Stop allowing your mind to dwell on what might have been. This type of thinking is dangerous because it keeps us looking backward, closing us off to looking ahead or looking up. It also encourages us to rehash our failings and mistakes, keeping us discouraged. This is never productive. Remember: Romans 12:2 (NIV) admonishes us, “Do not conform to the pattern of this world, but be transformed by the renewing of your mind. Then you will be able to test and approve what God’s will is — his good, pleasing and perfect will.” Our minds are never renewed by dwelling on what-ifs. If we want to know and walk in God’s awesome will for our lives, we must let go of the what-ifs, forgiving ourselves, forgiving others. And we must develop the habit of always focusing our minds on Him, determined to always look up and look forward.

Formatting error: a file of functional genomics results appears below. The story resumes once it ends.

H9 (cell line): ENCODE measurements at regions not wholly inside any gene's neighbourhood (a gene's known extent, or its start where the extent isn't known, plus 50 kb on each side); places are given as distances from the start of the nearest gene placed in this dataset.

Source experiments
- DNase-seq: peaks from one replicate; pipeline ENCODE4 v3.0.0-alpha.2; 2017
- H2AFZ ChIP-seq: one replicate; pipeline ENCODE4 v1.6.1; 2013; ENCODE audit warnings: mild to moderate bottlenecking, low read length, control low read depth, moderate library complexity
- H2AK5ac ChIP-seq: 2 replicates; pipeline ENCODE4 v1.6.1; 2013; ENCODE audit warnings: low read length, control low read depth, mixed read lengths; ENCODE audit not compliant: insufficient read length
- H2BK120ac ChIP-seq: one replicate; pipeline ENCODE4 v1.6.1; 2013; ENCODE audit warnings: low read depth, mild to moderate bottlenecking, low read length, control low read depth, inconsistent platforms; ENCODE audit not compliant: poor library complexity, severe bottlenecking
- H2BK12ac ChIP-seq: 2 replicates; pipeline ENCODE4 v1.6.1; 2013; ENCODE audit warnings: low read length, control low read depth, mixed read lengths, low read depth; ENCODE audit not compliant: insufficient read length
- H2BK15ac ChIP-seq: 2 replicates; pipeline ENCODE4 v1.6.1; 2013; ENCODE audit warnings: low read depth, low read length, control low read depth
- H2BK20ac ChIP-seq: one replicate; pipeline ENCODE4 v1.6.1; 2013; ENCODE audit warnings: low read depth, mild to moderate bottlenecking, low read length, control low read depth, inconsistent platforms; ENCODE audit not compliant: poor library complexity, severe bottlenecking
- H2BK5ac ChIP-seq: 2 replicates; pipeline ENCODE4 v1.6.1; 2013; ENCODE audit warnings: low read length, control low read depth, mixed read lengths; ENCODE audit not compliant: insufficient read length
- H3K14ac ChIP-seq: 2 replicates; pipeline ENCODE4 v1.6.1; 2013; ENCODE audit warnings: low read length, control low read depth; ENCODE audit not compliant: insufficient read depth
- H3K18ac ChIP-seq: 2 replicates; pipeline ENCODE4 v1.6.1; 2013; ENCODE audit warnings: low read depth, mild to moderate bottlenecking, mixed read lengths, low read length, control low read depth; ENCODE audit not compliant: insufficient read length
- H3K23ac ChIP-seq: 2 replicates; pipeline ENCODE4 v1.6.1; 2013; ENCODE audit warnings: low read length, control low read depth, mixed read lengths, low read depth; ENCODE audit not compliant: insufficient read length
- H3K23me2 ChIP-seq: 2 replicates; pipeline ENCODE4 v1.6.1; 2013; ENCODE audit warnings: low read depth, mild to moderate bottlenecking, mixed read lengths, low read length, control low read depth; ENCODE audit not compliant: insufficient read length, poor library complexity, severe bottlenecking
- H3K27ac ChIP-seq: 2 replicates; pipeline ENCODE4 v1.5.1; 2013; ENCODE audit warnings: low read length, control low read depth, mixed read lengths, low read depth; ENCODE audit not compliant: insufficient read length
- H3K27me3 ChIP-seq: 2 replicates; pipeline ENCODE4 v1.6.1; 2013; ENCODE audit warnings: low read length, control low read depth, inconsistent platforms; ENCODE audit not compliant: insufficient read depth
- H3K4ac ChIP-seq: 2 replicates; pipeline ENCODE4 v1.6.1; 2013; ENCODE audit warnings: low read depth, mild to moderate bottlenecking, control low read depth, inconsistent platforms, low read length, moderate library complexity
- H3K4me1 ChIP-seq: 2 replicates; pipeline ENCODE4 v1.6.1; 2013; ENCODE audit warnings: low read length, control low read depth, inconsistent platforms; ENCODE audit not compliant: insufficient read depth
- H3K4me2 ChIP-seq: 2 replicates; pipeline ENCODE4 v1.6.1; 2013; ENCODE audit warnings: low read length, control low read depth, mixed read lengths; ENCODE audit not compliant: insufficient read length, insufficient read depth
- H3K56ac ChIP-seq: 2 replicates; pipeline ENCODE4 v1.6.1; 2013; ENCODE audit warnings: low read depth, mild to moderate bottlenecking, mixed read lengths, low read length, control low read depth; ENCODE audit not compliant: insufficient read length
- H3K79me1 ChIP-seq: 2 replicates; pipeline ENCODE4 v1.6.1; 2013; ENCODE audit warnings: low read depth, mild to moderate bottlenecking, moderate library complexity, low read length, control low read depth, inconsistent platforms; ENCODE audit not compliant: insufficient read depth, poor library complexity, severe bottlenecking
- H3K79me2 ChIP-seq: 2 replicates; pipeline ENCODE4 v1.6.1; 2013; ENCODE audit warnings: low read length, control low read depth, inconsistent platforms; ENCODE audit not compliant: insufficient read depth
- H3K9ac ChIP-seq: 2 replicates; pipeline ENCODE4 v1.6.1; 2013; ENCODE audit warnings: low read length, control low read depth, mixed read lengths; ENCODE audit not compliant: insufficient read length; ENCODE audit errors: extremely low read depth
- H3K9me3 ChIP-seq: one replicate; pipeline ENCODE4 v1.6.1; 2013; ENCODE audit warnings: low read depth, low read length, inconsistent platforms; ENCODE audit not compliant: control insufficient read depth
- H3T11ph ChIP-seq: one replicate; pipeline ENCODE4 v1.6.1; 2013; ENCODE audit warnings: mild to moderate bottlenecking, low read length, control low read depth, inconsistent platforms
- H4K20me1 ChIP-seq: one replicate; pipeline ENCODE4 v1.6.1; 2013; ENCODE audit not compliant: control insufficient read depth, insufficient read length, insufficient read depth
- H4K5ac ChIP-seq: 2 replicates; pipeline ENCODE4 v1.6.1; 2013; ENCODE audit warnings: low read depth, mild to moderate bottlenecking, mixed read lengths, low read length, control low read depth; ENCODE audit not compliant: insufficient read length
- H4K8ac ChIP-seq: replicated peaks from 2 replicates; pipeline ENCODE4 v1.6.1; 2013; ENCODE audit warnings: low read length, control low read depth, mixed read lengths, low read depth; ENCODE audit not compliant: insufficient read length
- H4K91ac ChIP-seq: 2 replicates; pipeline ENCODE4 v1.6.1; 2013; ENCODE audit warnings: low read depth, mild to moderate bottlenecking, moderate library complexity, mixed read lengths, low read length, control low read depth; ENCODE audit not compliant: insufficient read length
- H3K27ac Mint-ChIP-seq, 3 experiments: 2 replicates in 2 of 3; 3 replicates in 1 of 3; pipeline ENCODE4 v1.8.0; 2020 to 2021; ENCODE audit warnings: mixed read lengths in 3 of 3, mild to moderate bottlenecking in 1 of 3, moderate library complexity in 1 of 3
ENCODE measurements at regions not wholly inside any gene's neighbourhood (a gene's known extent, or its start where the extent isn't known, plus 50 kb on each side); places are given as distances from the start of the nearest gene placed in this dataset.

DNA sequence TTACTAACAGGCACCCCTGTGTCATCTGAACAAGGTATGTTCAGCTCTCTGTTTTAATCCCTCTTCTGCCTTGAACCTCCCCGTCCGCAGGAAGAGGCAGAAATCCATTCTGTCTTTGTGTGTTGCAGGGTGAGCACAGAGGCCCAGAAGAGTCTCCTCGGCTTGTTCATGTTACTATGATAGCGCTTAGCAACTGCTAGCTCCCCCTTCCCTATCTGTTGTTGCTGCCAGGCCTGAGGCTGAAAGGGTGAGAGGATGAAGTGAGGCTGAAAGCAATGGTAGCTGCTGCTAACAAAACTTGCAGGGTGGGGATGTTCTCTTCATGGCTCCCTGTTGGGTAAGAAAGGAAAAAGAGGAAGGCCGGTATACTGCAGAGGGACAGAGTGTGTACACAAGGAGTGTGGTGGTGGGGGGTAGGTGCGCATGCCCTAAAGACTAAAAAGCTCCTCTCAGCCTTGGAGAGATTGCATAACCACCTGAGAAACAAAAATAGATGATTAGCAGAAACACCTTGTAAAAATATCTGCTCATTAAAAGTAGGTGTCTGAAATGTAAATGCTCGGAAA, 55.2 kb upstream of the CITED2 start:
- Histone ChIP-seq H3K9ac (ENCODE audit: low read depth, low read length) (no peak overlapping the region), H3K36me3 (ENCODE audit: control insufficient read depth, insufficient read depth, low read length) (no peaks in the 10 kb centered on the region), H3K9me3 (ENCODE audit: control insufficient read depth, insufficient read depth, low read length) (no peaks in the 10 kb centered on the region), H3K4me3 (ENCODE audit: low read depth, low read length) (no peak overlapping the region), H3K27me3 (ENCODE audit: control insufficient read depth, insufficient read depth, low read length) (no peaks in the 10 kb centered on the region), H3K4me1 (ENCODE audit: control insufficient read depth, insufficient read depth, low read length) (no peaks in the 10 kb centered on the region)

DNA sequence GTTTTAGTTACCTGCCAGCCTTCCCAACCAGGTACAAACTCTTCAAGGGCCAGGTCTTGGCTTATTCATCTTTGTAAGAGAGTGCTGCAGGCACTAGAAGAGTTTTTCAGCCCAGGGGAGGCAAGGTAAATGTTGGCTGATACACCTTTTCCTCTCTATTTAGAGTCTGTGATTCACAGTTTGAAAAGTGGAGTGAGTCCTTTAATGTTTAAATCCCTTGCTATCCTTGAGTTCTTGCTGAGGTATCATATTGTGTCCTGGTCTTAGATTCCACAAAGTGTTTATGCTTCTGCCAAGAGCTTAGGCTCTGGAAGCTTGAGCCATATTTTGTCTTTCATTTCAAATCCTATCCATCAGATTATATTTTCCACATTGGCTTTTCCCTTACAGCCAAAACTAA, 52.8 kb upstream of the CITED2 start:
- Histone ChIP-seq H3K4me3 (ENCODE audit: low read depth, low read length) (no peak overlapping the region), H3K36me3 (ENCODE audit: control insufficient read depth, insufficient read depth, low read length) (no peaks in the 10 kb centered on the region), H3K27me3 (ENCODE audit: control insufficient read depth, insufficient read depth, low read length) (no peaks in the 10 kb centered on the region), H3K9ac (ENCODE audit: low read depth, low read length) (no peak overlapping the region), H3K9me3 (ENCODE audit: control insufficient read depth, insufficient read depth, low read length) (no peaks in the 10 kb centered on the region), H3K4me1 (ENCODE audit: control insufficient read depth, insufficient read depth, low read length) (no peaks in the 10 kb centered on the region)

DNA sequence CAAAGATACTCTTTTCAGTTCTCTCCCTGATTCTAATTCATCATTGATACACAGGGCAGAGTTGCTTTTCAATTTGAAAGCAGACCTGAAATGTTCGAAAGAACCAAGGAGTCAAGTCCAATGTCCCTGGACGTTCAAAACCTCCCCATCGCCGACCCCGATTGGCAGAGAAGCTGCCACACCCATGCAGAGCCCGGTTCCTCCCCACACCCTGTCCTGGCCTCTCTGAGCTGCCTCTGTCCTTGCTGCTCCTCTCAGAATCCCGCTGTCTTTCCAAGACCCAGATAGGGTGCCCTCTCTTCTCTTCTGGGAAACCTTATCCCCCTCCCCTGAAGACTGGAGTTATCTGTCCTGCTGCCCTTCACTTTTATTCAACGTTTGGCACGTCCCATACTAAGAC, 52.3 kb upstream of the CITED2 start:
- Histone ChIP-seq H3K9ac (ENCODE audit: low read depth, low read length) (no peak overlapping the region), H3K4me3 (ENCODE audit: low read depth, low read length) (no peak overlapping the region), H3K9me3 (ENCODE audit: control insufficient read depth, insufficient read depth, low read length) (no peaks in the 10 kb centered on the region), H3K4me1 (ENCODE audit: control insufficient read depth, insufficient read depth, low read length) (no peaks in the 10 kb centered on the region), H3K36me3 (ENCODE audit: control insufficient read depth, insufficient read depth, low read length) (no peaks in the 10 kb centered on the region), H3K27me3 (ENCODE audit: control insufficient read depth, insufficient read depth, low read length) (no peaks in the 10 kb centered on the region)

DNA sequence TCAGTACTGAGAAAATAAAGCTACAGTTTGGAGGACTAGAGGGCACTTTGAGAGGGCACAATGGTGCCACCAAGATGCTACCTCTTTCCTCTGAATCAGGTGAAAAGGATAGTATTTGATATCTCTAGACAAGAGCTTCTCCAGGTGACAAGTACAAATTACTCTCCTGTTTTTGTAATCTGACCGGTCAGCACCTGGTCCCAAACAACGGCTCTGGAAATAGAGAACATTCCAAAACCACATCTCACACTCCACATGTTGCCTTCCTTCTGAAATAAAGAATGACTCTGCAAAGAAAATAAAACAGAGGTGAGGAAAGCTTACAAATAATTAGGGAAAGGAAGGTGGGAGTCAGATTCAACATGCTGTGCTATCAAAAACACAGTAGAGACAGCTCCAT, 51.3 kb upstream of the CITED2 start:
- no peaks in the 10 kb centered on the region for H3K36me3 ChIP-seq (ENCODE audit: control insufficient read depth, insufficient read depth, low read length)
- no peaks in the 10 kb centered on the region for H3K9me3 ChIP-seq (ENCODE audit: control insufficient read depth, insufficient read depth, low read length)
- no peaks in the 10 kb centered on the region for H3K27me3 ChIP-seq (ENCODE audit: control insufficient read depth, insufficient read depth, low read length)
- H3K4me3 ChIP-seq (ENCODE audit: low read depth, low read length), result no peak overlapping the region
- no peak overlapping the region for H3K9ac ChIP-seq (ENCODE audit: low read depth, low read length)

Don’t Focus on Feelings

Along with ditching the what-ifs, we must also resist the temptation to use feelings to determine how to handle discouragement. Feelings can change drastically from situation to situation. If we use feelings to determine actions, we will be unsteady and unstable— not the staid and secure people He has called us to be. As I recently read in a Joyce Meyer devotional, we are to let emotions subside before we decide. And it’s true. It’s a necessary attitude to have and there’s no overcoming discouragement without it.

Be Open